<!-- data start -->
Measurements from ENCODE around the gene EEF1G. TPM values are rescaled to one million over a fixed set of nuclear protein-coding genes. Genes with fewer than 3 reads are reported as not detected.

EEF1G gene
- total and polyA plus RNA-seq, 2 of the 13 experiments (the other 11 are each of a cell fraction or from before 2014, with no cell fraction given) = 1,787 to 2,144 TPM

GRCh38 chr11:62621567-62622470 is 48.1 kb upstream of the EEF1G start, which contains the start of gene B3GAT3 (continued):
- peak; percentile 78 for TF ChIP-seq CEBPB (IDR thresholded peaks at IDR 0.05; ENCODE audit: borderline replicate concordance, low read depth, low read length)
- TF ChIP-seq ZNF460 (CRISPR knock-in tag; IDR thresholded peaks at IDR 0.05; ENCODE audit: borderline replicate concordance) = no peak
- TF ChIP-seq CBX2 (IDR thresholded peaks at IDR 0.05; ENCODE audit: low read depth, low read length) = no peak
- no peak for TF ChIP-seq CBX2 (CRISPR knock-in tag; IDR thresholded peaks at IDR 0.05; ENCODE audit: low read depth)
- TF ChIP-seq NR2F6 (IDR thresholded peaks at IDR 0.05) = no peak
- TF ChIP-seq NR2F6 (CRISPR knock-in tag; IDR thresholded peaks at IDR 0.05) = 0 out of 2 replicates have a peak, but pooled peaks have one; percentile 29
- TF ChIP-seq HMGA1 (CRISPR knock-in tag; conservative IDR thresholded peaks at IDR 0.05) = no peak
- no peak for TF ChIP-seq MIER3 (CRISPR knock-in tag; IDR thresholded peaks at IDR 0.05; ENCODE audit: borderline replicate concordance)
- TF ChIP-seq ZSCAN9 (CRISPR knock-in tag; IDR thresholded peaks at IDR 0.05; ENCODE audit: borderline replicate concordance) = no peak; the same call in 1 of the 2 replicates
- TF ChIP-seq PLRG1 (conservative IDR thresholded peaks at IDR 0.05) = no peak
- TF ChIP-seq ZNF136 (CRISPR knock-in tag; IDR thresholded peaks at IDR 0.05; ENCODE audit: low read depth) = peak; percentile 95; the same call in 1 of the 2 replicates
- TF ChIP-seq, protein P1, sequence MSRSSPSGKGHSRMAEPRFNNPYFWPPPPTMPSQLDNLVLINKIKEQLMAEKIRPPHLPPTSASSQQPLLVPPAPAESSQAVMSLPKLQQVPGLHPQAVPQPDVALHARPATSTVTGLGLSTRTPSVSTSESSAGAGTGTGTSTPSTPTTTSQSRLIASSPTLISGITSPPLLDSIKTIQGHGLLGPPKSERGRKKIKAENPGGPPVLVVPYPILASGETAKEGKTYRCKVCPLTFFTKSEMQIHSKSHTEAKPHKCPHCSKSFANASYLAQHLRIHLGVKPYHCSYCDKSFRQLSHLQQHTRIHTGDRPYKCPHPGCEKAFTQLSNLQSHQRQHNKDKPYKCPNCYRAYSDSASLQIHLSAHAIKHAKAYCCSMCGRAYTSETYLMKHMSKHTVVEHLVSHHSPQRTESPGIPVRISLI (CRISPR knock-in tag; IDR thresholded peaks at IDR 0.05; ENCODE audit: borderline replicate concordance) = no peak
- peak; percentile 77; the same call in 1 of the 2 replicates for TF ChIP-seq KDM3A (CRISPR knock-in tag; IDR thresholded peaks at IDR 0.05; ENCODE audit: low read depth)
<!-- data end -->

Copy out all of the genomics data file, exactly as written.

Measurements from ENCODE around the gene EEF1G. TPM values are rescaled to one million over a fixed set of nuclear protein-coding genes. Genes with fewer than 3 reads are reported as not detected.

EEF1G gene
- total and polyA plus RNA-seq, 2 of the 13 experiments (the other 11 are each of a cell fraction or from before 2014, with no cell fraction given) = 1,787 to 2,144 TPM

GRCh38 chr11:62621567-62622470 is 48.1 kb upstream of the EEF1G start, which contains the start of gene B3GAT3 (continued):
- peak; percentile 78 for TF ChIP-seq CEBPB (IDR thresholded peaks at IDR 0.05; ENCODE audit: borderline replicate concordance, low read depth, low read length)
- TF ChIP-seq ZNF460 (CRISPR knock-in tag; IDR thresholded peaks at IDR 0.05; ENCODE audit: borderline replicate concordance) = no peak
- TF ChIP-seq CBX2 (IDR thresholded peaks at IDR 0.05; ENCODE audit: low read depth, low read length) = no peak
- no peak for TF ChIP-seq CBX2 (CRISPR knock-in tag; IDR thresholded peaks at IDR 0.05; ENCODE audit: low read depth)
- TF ChIP-seq NR2F6 (IDR thresholded peaks at IDR 0.05) = no peak
- TF ChIP-seq NR2F6 (CRISPR knock-in tag; IDR thresholded peaks at IDR 0.05) = 0 out of 2 replicates have a peak, but pooled peaks have one; percentile 29
- TF ChIP-seq HMGA1 (CRISPR knock-in tag; conservative IDR thresholded peaks at IDR 0.05) = no peak
- no peak for TF ChIP-seq MIER3 (CRISPR knock-in tag; IDR thresholded peaks at IDR 0.05; ENCODE audit: borderline replicate concordance)
- TF ChIP-seq ZSCAN9 (CRISPR knock-in tag; IDR thresholded peaks at IDR 0.05; ENCODE audit: borderline replicate concordance) = no peak; the same call in 1 of the 2 replicates
- TF ChIP-seq PLRG1 (conservative IDR thresholded peaks at IDR 0.05) = no peak
- TF ChIP-seq ZNF136 (CRISPR knock-in tag; IDR thresholded peaks at IDR 0.05; ENCODE audit: low read depth) = peak; percentile 95; the same call in 1 of the 2 replicates
- TF ChIP-seq, protein P1, sequence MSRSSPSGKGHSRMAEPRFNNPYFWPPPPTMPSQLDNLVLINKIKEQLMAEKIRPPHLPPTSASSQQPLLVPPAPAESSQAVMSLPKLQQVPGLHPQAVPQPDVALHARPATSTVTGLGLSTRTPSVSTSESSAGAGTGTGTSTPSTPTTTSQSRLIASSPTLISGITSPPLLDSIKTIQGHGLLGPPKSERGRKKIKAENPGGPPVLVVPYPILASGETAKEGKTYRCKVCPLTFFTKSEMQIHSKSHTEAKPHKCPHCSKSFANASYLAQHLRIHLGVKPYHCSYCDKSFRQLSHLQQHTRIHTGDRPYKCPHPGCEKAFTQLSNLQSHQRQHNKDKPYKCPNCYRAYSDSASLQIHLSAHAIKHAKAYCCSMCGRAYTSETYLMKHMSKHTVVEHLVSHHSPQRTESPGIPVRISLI (CRISPR knock-in tag; IDR thresholded peaks at IDR 0.05; ENCODE audit: borderline replicate concordance) = no peak
- peak; percentile 77; the same call in 1 of the 2 replicates for TF ChIP-seq KDM3A (CRISPR knock-in tag; IDR thresholded peaks at IDR 0.05; ENCODE audit: low read depth)